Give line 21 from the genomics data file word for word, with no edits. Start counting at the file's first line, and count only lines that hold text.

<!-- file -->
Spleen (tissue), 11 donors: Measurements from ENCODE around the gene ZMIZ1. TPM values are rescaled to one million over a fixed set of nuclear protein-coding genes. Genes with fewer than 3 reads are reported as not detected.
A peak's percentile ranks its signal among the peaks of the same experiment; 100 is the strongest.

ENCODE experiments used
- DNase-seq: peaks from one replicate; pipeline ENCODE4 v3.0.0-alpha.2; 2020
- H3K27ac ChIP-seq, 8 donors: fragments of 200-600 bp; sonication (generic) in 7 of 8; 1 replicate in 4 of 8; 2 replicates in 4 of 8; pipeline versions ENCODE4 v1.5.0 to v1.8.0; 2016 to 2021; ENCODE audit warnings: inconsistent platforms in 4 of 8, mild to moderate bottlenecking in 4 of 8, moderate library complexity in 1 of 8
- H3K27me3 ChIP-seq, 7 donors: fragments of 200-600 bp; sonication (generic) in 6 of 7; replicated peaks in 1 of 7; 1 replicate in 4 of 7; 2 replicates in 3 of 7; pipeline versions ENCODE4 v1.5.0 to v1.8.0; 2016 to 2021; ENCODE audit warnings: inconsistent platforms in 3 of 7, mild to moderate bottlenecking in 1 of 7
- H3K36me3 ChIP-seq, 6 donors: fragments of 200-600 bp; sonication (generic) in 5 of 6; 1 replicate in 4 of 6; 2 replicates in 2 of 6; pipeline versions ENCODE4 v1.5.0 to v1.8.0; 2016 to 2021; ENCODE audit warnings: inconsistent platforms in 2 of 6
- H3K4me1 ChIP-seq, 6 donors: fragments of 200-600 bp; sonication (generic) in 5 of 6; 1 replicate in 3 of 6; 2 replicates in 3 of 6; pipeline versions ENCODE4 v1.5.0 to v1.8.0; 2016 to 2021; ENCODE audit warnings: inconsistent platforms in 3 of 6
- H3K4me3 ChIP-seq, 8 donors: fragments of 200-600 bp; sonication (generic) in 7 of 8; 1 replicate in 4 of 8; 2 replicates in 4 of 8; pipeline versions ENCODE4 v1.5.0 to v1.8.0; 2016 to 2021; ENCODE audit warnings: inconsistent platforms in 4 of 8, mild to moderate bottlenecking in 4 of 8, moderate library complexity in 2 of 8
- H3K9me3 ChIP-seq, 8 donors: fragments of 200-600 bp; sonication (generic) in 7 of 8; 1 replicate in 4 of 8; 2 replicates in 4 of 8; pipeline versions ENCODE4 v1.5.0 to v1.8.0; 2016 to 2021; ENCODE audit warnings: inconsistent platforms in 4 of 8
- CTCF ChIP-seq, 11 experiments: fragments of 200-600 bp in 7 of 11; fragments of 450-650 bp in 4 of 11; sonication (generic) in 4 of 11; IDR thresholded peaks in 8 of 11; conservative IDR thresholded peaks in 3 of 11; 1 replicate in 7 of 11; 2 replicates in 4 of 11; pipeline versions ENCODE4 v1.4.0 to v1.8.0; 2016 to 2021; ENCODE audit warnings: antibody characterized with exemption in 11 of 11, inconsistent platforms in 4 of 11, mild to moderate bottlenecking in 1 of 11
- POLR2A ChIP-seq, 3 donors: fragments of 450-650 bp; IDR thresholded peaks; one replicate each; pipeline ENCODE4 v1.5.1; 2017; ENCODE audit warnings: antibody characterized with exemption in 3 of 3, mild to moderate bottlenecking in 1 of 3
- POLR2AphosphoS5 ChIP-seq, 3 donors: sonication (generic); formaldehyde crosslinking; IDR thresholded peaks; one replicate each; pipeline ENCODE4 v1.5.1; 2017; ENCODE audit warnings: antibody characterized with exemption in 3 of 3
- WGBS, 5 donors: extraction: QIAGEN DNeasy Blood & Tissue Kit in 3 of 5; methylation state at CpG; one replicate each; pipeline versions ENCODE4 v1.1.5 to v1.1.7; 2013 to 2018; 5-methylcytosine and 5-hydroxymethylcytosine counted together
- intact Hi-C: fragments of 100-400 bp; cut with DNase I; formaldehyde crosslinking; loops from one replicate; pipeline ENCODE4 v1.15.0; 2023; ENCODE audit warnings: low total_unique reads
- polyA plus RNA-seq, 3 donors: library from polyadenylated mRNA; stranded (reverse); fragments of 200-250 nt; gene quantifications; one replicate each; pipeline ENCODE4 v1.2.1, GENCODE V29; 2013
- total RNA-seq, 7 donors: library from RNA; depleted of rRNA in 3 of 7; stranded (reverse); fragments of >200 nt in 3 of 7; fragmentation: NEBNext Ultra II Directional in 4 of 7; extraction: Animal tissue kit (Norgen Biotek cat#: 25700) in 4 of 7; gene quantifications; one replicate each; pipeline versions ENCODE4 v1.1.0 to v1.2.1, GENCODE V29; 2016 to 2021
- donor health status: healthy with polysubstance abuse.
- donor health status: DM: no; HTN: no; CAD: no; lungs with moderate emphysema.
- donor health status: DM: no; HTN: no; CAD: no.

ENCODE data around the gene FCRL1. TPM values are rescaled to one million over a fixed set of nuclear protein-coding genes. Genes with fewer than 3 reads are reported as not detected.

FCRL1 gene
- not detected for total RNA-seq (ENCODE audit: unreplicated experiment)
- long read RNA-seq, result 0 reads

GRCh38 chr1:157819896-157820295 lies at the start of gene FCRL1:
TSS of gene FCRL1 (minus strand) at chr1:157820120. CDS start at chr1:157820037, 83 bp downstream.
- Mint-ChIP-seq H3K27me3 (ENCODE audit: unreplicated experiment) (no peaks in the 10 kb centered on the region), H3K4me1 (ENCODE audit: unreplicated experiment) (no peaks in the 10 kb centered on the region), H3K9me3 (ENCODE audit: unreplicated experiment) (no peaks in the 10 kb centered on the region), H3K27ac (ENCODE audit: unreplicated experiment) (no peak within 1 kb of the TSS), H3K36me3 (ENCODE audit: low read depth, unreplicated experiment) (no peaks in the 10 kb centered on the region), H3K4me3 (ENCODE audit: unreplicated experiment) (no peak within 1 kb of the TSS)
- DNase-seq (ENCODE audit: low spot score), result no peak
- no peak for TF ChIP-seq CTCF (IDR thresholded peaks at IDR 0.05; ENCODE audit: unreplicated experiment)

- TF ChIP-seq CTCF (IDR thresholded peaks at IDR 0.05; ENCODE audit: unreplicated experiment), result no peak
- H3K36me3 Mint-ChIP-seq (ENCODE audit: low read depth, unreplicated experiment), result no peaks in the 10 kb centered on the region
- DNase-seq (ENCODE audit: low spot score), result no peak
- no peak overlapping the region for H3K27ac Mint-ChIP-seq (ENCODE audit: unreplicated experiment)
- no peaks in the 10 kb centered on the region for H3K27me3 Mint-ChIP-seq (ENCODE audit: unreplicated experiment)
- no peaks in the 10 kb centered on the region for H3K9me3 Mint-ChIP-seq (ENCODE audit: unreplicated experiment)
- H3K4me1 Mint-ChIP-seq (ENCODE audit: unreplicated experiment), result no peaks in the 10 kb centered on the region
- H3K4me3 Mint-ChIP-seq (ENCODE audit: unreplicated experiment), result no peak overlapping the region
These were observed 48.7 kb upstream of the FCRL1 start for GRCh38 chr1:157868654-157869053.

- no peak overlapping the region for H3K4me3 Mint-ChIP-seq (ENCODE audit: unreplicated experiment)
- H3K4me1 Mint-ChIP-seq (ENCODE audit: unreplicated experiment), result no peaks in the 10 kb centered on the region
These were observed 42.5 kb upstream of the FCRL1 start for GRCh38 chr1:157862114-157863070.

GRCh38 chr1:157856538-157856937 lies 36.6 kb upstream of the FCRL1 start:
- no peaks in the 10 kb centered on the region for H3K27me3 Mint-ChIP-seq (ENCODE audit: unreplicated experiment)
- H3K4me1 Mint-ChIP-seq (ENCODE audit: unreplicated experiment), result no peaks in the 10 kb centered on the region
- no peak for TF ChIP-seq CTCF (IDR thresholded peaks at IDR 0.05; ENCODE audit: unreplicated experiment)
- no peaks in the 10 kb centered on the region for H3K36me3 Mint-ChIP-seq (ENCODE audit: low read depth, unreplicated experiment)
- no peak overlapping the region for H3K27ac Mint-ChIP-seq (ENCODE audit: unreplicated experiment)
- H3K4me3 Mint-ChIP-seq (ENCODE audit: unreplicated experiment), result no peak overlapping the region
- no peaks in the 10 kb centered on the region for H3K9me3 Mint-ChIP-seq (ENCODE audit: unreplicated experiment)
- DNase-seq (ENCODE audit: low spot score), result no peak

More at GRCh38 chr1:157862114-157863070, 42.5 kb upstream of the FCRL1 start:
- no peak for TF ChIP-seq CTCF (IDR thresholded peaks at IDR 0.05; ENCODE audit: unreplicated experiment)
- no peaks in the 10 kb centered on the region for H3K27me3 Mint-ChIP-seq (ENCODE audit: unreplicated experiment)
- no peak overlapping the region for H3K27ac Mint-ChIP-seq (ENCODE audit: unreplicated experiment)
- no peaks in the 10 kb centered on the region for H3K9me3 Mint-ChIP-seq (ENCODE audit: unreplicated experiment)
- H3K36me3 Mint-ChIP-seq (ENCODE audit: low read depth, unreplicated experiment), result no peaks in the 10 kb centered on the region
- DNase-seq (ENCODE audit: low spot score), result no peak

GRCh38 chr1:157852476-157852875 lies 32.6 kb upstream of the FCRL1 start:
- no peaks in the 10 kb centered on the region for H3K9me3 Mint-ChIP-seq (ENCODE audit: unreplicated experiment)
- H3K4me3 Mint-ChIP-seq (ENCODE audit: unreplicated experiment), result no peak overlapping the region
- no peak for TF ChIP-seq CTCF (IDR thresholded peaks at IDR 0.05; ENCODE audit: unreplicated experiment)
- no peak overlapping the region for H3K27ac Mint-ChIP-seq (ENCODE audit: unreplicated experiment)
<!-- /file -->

ENCODE data around the gene FCRL1. TPM values are rescaled to one million over a fixed set of nuclear protein-coding genes. Genes with fewer than 3 reads are reported as not detected.